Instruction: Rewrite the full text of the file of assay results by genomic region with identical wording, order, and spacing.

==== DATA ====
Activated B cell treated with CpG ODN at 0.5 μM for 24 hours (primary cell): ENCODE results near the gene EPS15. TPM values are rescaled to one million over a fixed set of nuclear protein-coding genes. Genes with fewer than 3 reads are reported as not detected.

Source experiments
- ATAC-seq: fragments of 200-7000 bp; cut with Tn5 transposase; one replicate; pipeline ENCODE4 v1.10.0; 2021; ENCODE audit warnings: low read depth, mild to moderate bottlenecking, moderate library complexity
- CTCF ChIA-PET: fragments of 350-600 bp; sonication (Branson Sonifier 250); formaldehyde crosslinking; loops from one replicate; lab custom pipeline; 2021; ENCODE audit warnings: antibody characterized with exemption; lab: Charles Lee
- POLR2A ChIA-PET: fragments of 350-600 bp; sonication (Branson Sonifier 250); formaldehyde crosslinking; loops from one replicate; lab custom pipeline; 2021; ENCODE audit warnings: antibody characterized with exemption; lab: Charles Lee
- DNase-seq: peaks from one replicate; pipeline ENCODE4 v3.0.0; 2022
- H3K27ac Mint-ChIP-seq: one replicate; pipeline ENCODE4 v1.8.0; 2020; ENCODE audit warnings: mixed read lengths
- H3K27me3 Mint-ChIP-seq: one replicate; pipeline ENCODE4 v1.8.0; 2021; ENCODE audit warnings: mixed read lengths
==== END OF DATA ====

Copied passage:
Activated B cell treated with CpG ODN at 0.5 μM for 24 hours (primary cell): ENCODE results near the gene EPS15. TPM values are rescaled to one million over a fixed set of nuclear protein-coding genes. Genes with fewer than 3 reads are reported as not detected.

Source experiments
- ATAC-seq: fragments of 200-7000 bp; cut with Tn5 transposase; one replicate; pipeline ENCODE4 v1.10.0; 2021; ENCODE audit warnings: low read depth, mild to moderate bottlenecking, moderate library complexity
- CTCF ChIA-PET: fragments of 350-600 bp; sonication (Branson Sonifier 250); formaldehyde crosslinking; loops from one replicate; lab custom pipeline; 2021; ENCODE audit warnings: antibody characterized with exemption; lab: Charles Lee
- POLR2A ChIA-PET: fragments of 350-600 bp; sonication (Branson Sonifier 250); formaldehyde crosslinking; loops from one replicate; lab custom pipeline; 2021; ENCODE audit warnings: antibody characterized with exemption; lab: Charles Lee
- DNase-seq: peaks from one replicate; pipeline ENCODE4 v3.0.0; 2022
- H3K27ac Mint-ChIP-seq: one replicate; pipeline ENCODE4 v1.8.0; 2020; ENCODE audit warnings: mixed read lengths
- H3K27me3 Mint-ChIP-seq: one replicate; pipeline ENCODE4 v1.8.0; 2021; ENCODE audit warnings: mixed read lengths